Thursday, November 17, 2011

Wilderness First Aid Introduction/Action Checklist

Dijukno time is critical when determining if you can just administer first aid, or have to evacuate a patient out of the wilderness?

Things to consider:

Is the trail rough?
How far along the river are you from the trailhead?
How long do you have to travel on the long paved road to get to a medical facility?
Is it hot or cold outside?
Is it going to rain or how much?
Is there lightening or an approaching storm?
How strong is the wind?
How much daylight do you have?

Something to remember about Wilderness First Aid is that you have to think on your feet, and improvise.  Figure out what resources you have for treatment, or initiating the Emergency Medical System (EMS) to someone in the outside world.  Depending on your location and environment, you may have to get creative with your treatment.

Those of us who live, work, or play in isolated areas should be responsible, and be able to act appropriately in an emergency situation.  First aid, Wilderness First Aid, and other extended care skills can be learned with minimal expense.  These educational opportunities are regularly available in many communities from around the world.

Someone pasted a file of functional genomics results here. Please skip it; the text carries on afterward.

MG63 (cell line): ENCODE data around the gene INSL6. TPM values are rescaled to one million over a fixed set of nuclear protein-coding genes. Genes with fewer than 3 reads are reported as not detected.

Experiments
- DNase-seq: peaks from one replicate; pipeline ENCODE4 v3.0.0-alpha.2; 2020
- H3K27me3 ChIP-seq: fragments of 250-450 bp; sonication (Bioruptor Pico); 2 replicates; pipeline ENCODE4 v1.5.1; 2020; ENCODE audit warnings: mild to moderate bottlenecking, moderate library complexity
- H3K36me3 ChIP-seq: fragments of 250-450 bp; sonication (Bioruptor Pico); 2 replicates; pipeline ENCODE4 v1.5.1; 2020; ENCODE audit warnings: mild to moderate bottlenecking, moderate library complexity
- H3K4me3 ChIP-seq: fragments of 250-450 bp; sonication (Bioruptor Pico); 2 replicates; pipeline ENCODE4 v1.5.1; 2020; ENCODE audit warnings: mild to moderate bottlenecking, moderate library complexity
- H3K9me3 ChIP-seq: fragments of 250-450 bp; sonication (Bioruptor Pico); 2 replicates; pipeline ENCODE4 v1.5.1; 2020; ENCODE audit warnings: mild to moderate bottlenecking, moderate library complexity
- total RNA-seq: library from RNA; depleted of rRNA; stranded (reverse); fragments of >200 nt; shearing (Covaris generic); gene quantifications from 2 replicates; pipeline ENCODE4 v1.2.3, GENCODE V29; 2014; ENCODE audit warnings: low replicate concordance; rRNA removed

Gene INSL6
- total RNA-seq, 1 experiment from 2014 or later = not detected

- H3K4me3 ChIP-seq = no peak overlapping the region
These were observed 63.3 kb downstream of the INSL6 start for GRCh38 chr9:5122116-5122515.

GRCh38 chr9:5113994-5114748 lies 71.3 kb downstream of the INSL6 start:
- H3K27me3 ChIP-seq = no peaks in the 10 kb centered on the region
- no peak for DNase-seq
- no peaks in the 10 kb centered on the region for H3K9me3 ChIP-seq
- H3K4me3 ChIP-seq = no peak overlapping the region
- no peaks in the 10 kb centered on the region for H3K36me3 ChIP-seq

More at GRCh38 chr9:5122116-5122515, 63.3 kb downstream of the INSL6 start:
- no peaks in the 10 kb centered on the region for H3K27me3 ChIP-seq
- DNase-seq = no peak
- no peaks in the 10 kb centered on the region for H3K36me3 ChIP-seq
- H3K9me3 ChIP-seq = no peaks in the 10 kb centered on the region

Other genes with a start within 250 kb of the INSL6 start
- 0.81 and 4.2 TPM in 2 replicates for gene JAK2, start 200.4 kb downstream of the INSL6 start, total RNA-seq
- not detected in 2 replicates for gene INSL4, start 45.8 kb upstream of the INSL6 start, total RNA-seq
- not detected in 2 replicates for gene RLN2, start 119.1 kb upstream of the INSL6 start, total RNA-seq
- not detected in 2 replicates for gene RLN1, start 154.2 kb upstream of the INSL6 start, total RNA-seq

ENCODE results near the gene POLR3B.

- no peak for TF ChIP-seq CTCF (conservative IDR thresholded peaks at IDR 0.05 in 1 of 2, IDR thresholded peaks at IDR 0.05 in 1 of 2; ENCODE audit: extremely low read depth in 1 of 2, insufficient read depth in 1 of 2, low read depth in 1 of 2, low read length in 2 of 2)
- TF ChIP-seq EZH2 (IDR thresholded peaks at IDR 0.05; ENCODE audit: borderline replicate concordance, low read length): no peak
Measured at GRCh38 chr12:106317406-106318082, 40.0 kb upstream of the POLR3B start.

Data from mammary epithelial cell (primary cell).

Here is an example checklist to help you focus on caring for a person you may find during your outdoor experience.

_ Take a deep breath.  Stay calm.  Take charge.  Be quick, but not hasty.  Act fast-but go slow.

_ Size up the situation, and make sure the scene is safe before stepping in to help.

_ Perform an initial assessment, and treat the patient for any immediate threats to their life or limbs.

_ Perform a focused exam and history.  Examine the patient for problems, and gather information.

_ Sit down, take a deep breath, look around, and plan what you are going to do.  A treatment needs to be                                           
   considered, and carried out, an evacuation may need to be prepared, or help may need to be requested.

_ Decide to stay or go-fast or slow?  If you have to evacuate the patient, decide if you need to move    
   quickly, or at a more leisurely pace.

_ Keep a written record of the emergency.  Be ready to give a verbal report for the EMS system.

_ Act in the best interest of the majority if with a group.

Here's a couple of Wilderness First Aid education links:
National Outdoor Leadership School
REI Outdoor School

Making Your Own Survival Bracelet

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